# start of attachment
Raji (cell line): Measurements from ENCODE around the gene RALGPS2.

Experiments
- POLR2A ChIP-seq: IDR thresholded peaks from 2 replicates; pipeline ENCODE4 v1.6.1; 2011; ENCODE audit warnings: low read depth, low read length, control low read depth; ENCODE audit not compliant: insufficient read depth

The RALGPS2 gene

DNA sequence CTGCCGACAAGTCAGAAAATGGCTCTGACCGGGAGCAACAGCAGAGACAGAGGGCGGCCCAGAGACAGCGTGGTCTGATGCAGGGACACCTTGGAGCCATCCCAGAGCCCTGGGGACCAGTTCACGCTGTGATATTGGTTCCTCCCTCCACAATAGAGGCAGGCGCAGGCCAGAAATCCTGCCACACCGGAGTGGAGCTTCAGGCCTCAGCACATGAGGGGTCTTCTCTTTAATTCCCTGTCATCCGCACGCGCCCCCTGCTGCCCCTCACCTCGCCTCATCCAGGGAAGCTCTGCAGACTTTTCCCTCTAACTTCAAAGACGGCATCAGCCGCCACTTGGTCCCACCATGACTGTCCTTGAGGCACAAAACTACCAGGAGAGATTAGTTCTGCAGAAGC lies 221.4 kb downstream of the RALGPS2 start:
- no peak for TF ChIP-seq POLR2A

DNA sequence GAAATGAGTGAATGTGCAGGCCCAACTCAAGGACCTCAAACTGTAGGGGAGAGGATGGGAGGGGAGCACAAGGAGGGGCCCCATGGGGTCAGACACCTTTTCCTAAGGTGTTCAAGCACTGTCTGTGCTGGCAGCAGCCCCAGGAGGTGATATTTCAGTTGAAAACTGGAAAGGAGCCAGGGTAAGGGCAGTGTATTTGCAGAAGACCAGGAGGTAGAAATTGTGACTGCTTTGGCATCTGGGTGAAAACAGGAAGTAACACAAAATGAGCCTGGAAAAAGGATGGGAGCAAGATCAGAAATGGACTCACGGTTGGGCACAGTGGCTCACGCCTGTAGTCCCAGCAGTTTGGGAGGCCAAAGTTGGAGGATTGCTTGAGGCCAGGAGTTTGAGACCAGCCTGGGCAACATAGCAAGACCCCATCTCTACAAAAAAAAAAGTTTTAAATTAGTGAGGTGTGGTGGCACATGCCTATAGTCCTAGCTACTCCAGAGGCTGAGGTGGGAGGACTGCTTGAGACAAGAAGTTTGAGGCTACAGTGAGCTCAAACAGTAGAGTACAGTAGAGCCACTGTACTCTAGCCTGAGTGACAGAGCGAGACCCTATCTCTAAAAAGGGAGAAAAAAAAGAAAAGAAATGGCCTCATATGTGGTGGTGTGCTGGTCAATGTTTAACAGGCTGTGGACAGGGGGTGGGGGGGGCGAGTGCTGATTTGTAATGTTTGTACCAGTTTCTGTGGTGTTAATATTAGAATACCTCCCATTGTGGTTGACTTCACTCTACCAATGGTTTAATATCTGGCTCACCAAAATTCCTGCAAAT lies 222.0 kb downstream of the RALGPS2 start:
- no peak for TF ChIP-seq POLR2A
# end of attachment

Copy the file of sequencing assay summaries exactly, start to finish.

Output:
Raji (cell line): Measurements from ENCODE around the gene RALGPS2.

Experiments
- POLR2A ChIP-seq: IDR thresholded peaks from 2 replicates; pipeline ENCODE4 v1.6.1; 2011; ENCODE audit warnings: low read depth, low read length, control low read depth; ENCODE audit not compliant: insufficient read depth

The RALGPS2 gene

DNA sequence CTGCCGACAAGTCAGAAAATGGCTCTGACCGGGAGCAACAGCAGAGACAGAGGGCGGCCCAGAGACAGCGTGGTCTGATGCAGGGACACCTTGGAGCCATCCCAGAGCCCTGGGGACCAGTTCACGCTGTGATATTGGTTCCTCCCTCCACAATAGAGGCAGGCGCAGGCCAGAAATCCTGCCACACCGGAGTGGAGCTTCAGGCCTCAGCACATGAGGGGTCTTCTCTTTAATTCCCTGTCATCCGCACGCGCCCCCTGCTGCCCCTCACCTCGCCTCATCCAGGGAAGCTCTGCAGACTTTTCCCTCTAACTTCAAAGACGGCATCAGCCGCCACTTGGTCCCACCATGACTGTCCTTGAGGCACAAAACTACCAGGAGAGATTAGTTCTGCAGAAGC lies 221.4 kb downstream of the RALGPS2 start:
- no peak for TF ChIP-seq POLR2A

DNA sequence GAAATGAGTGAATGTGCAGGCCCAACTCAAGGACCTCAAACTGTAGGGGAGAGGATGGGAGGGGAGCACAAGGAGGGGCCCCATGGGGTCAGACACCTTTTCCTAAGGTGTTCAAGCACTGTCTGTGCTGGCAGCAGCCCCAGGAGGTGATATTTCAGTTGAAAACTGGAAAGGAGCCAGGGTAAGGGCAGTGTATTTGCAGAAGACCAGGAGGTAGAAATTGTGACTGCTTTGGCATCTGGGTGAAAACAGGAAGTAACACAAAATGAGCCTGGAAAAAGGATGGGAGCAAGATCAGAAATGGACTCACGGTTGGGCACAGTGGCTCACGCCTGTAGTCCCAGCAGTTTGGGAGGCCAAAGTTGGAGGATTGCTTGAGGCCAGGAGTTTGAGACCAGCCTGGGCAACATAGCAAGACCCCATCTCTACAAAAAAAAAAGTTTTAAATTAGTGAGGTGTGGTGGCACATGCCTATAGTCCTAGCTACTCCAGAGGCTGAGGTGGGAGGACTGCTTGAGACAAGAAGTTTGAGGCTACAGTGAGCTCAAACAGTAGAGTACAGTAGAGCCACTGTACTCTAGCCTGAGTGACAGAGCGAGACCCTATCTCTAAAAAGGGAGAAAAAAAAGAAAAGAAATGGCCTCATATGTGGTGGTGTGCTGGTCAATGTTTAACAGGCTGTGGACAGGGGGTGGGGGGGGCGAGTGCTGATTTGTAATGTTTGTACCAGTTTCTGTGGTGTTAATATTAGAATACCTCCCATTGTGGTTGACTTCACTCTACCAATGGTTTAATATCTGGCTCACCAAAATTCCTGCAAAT lies 222.0 kb downstream of the RALGPS2 start:
- no peak for TF ChIP-seq POLR2A